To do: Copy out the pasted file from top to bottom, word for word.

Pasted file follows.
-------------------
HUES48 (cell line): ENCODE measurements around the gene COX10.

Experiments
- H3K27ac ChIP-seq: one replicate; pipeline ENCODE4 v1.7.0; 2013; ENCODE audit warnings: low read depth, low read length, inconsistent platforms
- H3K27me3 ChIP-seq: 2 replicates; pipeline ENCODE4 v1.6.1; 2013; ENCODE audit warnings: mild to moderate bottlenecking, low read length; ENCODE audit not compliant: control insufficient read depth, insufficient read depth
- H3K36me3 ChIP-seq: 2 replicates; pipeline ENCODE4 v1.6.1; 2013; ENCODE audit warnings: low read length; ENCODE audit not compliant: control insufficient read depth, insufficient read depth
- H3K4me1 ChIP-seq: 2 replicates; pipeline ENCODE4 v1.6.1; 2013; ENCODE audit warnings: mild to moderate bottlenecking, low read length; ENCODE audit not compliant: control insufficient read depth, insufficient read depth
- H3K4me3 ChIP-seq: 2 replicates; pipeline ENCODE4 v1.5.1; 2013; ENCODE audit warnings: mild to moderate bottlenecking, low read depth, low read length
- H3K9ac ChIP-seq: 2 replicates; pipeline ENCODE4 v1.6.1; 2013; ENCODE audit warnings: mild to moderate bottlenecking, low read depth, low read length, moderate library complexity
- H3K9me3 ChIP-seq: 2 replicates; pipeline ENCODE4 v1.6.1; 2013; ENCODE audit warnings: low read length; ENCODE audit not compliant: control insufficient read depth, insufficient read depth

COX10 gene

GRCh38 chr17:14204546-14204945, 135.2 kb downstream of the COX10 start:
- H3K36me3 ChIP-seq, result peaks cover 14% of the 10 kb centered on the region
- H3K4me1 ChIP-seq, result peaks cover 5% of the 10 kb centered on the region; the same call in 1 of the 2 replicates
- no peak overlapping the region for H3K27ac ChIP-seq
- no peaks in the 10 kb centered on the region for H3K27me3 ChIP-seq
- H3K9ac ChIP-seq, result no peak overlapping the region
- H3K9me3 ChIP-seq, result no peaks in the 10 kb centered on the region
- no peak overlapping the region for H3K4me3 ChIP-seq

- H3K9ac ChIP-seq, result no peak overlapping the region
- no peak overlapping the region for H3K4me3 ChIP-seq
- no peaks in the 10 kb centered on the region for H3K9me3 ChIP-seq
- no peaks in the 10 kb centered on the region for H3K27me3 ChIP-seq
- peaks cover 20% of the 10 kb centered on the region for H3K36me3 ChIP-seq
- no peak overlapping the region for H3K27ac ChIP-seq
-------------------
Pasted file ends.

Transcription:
HUES48 (cell line): ENCODE measurements around the gene COX10.

Experiments
- H3K27ac ChIP-seq: one replicate; pipeline ENCODE4 v1.7.0; 2013; ENCODE audit warnings: low read depth, low read length, inconsistent platforms
- H3K27me3 ChIP-seq: 2 replicates; pipeline ENCODE4 v1.6.1; 2013; ENCODE audit warnings: mild to moderate bottlenecking, low read length; ENCODE audit not compliant: control insufficient read depth, insufficient read depth
- H3K36me3 ChIP-seq: 2 replicates; pipeline ENCODE4 v1.6.1; 2013; ENCODE audit warnings: low read length; ENCODE audit not compliant: control insufficient read depth, insufficient read depth
- H3K4me1 ChIP-seq: 2 replicates; pipeline ENCODE4 v1.6.1; 2013; ENCODE audit warnings: mild to moderate bottlenecking, low read length; ENCODE audit not compliant: control insufficient read depth, insufficient read depth
- H3K4me3 ChIP-seq: 2 replicates; pipeline ENCODE4 v1.5.1; 2013; ENCODE audit warnings: mild to moderate bottlenecking, low read depth, low read length
- H3K9ac ChIP-seq: 2 replicates; pipeline ENCODE4 v1.6.1; 2013; ENCODE audit warnings: mild to moderate bottlenecking, low read depth, low read length, moderate library complexity
- H3K9me3 ChIP-seq: 2 replicates; pipeline ENCODE4 v1.6.1; 2013; ENCODE audit warnings: low read length; ENCODE audit not compliant: control insufficient read depth, insufficient read depth

COX10 gene

GRCh38 chr17:14204546-14204945, 135.2 kb downstream of the COX10 start:
- H3K36me3 ChIP-seq, result peaks cover 14% of the 10 kb centered on the region
- H3K4me1 ChIP-seq, result peaks cover 5% of the 10 kb centered on the region; the same call in 1 of the 2 replicates
- no peak overlapping the region for H3K27ac ChIP-seq
- no peaks in the 10 kb centered on the region for H3K27me3 ChIP-seq
- H3K9ac ChIP-seq, result no peak overlapping the region
- H3K9me3 ChIP-seq, result no peaks in the 10 kb centered on the region
- no peak overlapping the region for H3K4me3 ChIP-seq

- H3K9ac ChIP-seq, result no peak overlapping the region
- no peak overlapping the region for H3K4me3 ChIP-seq
- no peaks in the 10 kb centered on the region for H3K9me3 ChIP-seq
- no peaks in the 10 kb centered on the region for H3K27me3 ChIP-seq
- peaks cover 20% of the 10 kb centered on the region for H3K36me3 ChIP-seq
- no peak overlapping the region for H3K27ac ChIP-seq